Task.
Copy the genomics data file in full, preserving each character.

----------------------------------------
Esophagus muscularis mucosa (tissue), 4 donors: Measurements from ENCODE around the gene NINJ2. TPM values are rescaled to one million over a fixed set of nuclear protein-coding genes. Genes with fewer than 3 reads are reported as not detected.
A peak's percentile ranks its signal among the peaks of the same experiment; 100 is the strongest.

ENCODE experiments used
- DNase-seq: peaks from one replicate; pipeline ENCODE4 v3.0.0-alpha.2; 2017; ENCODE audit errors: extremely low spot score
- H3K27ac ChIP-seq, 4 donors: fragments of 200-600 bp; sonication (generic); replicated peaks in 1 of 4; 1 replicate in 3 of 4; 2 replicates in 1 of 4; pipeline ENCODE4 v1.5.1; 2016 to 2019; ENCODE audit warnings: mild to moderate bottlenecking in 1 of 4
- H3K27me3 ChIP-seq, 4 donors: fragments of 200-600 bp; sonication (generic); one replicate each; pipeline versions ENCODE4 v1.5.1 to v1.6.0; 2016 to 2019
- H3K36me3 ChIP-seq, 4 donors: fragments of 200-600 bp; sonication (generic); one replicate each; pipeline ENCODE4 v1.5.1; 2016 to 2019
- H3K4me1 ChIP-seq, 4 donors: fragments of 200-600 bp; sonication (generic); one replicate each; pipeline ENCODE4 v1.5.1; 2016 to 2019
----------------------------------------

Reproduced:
Esophagus muscularis mucosa (tissue), 4 donors: Measurements from ENCODE around the gene NINJ2. TPM values are rescaled to one million over a fixed set of nuclear protein-coding genes. Genes with fewer than 3 reads are reported as not detected.
A peak's percentile ranks its signal among the peaks of the same experiment; 100 is the strongest.

ENCODE experiments used
- DNase-seq: peaks from one replicate; pipeline ENCODE4 v3.0.0-alpha.2; 2017; ENCODE audit errors: extremely low spot score
- H3K27ac ChIP-seq, 4 donors: fragments of 200-600 bp; sonication (generic); replicated peaks in 1 of 4; 1 replicate in 3 of 4; 2 replicates in 1 of 4; pipeline ENCODE4 v1.5.1; 2016 to 2019; ENCODE audit warnings: mild to moderate bottlenecking in 1 of 4
- H3K27me3 ChIP-seq, 4 donors: fragments of 200-600 bp; sonication (generic); one replicate each; pipeline versions ENCODE4 v1.5.1 to v1.6.0; 2016 to 2019
- H3K36me3 ChIP-seq, 4 donors: fragments of 200-600 bp; sonication (generic); one replicate each; pipeline ENCODE4 v1.5.1; 2016 to 2019
- H3K4me1 ChIP-seq, 4 donors: fragments of 200-600 bp; sonication (generic); one replicate each; pipeline ENCODE4 v1.5.1; 2016 to 2019